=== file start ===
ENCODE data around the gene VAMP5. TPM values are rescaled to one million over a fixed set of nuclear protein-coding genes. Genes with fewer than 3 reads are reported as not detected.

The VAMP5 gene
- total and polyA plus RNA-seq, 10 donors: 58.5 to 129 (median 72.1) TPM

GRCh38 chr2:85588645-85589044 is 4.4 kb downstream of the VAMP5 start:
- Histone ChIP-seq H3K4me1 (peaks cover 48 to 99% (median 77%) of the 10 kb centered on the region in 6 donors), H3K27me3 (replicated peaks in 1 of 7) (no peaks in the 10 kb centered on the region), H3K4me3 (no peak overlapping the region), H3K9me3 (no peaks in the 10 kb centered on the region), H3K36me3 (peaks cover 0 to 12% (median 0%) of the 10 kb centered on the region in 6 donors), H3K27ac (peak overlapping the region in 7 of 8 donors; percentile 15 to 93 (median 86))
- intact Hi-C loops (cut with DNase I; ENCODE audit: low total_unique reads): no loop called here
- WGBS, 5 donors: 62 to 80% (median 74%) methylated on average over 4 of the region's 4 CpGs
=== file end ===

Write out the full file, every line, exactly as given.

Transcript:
ENCODE data around the gene VAMP5. TPM values are rescaled to one million over a fixed set of nuclear protein-coding genes. Genes with fewer than 3 reads are reported as not detected.

The VAMP5 gene
- total and polyA plus RNA-seq, 10 donors: 58.5 to 129 (median 72.1) TPM

GRCh38 chr2:85588645-85589044 is 4.4 kb downstream of the VAMP5 start:
- Histone ChIP-seq H3K4me1 (peaks cover 48 to 99% (median 77%) of the 10 kb centered on the region in 6 donors), H3K27me3 (replicated peaks in 1 of 7) (no peaks in the 10 kb centered on the region), H3K4me3 (no peak overlapping the region), H3K9me3 (no peaks in the 10 kb centered on the region), H3K36me3 (peaks cover 0 to 12% (median 0%) of the 10 kb centered on the region in 6 donors), H3K27ac (peak overlapping the region in 7 of 8 donors; percentile 15 to 93 (median 86))
- intact Hi-C loops (cut with DNase I; ENCODE audit: low total_unique reads): no loop called here
- WGBS, 5 donors: 62 to 80% (median 74%) methylated on average over 4 of the region's 4 CpGs